Telegram Hands Over Personal User Data to German Authorities

Telegram Hands Over Personal User Data to German Authorities
A 3D-printed Telegram logo is placed on a computer motherboard in this illustration taken on Jan. 21, 2021. (Dado Ruvic/Reuters)
Naveen Athrappully

Operators of the messenger app Telegram transferred personal information of its users to the German Federal Criminal Police Office (BKA), deviating from the company’s earlier claims of shielding such data from governments.

The personal data is related to users who were suspects of terrorism and child abuse crimes, according to Der Spiegel. In the case of other crimes, it is still difficult for German authorities to get data from Telegram.

The move appears to signal a softening of the company’s stance on data privacy. German investigators, for a long time, have never received any positive responses from Telegram whenever they requested the company to reveal the identities of people behind online criminal content.

The data handover runs counter to a claim on the company’s official website that states, “to this day, we have disclosed 0 bytes of user data to third parties, including governments.”

According to the company, cloud chat data is stored in multiple data centers around the world that are controlled by several legal entities across various jurisdictions.

Moreover, decryption keys are split into multiple parts and never stored in the same place as the data they are supposed to protect. As a result, only if several court orders from different jurisdictions appear will Telegram be forced to give up data.

“Thanks to this structure, we can ensure that no single government or block of like-minded countries can intrude on people’s privacy and freedom of expression,” the company claims.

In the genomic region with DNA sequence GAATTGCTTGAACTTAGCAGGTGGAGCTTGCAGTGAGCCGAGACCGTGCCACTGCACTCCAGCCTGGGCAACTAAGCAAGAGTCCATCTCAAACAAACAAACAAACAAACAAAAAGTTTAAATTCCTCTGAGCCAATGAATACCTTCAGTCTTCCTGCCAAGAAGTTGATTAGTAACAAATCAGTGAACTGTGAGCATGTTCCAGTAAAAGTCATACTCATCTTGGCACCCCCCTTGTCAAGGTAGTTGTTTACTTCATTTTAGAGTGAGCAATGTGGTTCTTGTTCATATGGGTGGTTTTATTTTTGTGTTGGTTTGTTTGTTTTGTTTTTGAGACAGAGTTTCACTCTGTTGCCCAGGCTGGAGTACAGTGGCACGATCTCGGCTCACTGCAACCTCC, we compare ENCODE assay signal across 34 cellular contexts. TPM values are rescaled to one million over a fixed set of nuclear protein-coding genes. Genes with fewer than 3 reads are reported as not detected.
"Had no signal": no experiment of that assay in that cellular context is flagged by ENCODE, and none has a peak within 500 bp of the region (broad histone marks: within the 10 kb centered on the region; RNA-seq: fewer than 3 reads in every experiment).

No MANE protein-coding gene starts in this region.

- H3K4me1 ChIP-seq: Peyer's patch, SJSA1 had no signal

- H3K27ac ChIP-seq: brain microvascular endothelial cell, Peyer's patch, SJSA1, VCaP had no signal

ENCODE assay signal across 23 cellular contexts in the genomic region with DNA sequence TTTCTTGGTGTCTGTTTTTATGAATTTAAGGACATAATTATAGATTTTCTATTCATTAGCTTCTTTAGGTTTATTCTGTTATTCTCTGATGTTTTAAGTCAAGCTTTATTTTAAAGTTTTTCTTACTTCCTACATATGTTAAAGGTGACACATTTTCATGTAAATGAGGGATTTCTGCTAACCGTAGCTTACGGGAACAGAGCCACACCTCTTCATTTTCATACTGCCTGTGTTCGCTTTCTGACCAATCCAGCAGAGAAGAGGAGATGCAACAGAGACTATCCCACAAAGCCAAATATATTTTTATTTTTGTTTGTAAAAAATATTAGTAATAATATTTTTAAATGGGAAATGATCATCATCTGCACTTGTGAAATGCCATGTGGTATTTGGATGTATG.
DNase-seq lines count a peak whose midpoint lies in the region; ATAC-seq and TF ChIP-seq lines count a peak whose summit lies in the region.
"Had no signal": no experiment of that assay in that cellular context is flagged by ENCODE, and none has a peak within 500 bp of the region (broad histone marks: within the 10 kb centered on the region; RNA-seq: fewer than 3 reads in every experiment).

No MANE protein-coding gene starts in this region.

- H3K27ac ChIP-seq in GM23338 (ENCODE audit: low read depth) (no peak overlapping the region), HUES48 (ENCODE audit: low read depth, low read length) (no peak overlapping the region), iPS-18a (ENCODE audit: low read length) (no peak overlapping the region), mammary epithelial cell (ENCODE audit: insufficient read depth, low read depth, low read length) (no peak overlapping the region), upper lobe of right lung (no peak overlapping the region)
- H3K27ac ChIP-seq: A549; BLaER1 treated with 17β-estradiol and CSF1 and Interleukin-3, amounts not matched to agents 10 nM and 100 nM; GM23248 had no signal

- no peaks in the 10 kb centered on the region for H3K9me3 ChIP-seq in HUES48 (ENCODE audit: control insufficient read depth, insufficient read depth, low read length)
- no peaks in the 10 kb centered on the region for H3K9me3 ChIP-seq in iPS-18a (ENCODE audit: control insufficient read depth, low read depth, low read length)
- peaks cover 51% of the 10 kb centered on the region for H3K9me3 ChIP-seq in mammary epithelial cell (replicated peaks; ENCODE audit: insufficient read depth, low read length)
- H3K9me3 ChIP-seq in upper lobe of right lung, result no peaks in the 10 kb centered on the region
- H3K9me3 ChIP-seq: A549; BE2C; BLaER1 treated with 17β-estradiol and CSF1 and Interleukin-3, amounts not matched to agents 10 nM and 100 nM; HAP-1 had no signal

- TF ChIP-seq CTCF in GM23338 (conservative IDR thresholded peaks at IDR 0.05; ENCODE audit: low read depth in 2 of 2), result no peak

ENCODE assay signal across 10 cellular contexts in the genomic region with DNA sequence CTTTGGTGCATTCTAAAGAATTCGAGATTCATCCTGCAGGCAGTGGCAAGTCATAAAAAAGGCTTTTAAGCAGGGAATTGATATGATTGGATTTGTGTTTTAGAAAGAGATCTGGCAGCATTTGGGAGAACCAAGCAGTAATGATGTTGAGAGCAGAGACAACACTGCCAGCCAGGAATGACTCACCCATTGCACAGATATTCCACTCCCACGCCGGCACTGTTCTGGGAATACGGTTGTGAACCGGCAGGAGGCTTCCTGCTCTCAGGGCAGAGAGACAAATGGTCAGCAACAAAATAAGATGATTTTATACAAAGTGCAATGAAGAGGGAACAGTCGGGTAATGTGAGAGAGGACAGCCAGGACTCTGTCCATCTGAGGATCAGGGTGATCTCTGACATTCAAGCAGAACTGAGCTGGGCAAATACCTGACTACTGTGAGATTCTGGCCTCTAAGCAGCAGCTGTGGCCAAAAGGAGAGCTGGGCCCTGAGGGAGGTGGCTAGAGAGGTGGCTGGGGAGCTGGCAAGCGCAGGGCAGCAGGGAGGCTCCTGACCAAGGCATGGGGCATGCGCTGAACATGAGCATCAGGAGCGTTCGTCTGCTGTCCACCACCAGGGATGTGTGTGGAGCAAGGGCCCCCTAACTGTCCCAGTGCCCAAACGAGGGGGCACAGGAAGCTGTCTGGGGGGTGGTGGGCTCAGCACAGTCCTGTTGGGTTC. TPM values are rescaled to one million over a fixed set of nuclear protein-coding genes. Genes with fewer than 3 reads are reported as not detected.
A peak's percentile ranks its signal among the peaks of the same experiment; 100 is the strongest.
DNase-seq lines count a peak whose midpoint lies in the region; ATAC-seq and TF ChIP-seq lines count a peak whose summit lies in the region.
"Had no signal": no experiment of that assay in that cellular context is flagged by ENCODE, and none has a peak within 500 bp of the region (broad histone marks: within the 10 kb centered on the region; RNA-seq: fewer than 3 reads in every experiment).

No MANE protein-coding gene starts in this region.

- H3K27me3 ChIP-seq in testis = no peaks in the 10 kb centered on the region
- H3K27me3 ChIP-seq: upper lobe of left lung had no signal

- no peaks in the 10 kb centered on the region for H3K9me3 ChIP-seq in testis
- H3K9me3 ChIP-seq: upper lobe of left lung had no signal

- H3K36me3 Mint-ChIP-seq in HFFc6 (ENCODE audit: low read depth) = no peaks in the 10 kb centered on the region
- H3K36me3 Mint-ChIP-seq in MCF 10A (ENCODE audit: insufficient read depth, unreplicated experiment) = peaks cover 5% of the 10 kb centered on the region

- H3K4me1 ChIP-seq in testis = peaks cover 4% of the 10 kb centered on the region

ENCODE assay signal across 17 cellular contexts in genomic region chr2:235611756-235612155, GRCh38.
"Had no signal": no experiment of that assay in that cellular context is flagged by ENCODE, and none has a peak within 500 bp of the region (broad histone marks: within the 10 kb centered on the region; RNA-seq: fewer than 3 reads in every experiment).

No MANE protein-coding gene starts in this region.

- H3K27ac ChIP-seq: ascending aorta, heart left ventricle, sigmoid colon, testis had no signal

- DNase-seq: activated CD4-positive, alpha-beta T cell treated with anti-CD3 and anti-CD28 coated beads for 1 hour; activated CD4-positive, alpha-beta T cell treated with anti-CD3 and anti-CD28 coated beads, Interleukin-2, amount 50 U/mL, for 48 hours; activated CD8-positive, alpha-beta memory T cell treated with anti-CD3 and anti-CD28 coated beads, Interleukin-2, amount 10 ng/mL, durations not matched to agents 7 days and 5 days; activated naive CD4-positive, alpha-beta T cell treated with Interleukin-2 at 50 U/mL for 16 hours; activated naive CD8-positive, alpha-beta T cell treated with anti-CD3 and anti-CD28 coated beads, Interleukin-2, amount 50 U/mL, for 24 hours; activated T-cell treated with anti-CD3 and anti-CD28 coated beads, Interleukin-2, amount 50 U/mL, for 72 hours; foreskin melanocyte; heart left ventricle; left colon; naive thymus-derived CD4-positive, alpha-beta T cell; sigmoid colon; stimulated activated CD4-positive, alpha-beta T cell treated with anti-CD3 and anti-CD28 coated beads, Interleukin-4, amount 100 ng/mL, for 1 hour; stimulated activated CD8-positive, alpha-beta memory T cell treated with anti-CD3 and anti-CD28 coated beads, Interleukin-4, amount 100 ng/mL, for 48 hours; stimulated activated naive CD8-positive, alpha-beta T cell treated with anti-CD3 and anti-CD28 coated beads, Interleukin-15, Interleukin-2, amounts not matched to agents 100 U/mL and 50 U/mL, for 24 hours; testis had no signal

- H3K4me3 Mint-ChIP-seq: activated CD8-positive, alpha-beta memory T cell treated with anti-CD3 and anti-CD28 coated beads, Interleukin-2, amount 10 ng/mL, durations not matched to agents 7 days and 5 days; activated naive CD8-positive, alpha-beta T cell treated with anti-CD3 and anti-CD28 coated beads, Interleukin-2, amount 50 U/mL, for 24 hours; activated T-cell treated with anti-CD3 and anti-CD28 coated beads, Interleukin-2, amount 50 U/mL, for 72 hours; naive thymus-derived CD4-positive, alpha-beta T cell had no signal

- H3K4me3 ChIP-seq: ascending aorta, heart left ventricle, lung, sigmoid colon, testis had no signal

However, its recent German handover dents this narrative, raising the possibility that Telegram can be forced by other governments as well to submit private data.

Back in 2018, Telegram founder Pavel Durov announced a new policy according to which a court order can compel the company to release IP addresses and phone numbers of its users. In its latest transparency report updated every six months, no data transfers to authorities were mentioned.

In January, German Interior Minister Nancy Faeser suggested that Berlin could shut down Telegram and that it was in talks with EU partners on how best to regulate the messaging service. German authorities had engaged in talks with the top management of Telegram in February.

“We have made contact with the top management of #Telegram. In an initial constructive discussion on further cooperation, we agreed to continue and intensify the exchange. This step is a good achievement that we will build on,” Faeser said in a Feb. 4 tweet.

Later that month, Telegram blocked 64 of its channels in Germany after the Federal Criminal Police Office sent shutdown requests to the firm.

Telegram has become very popular with protestors and activists in Germany after social media platforms like Facebook turned more compliant to government requests for cracking down on what they allege to be misinformation.

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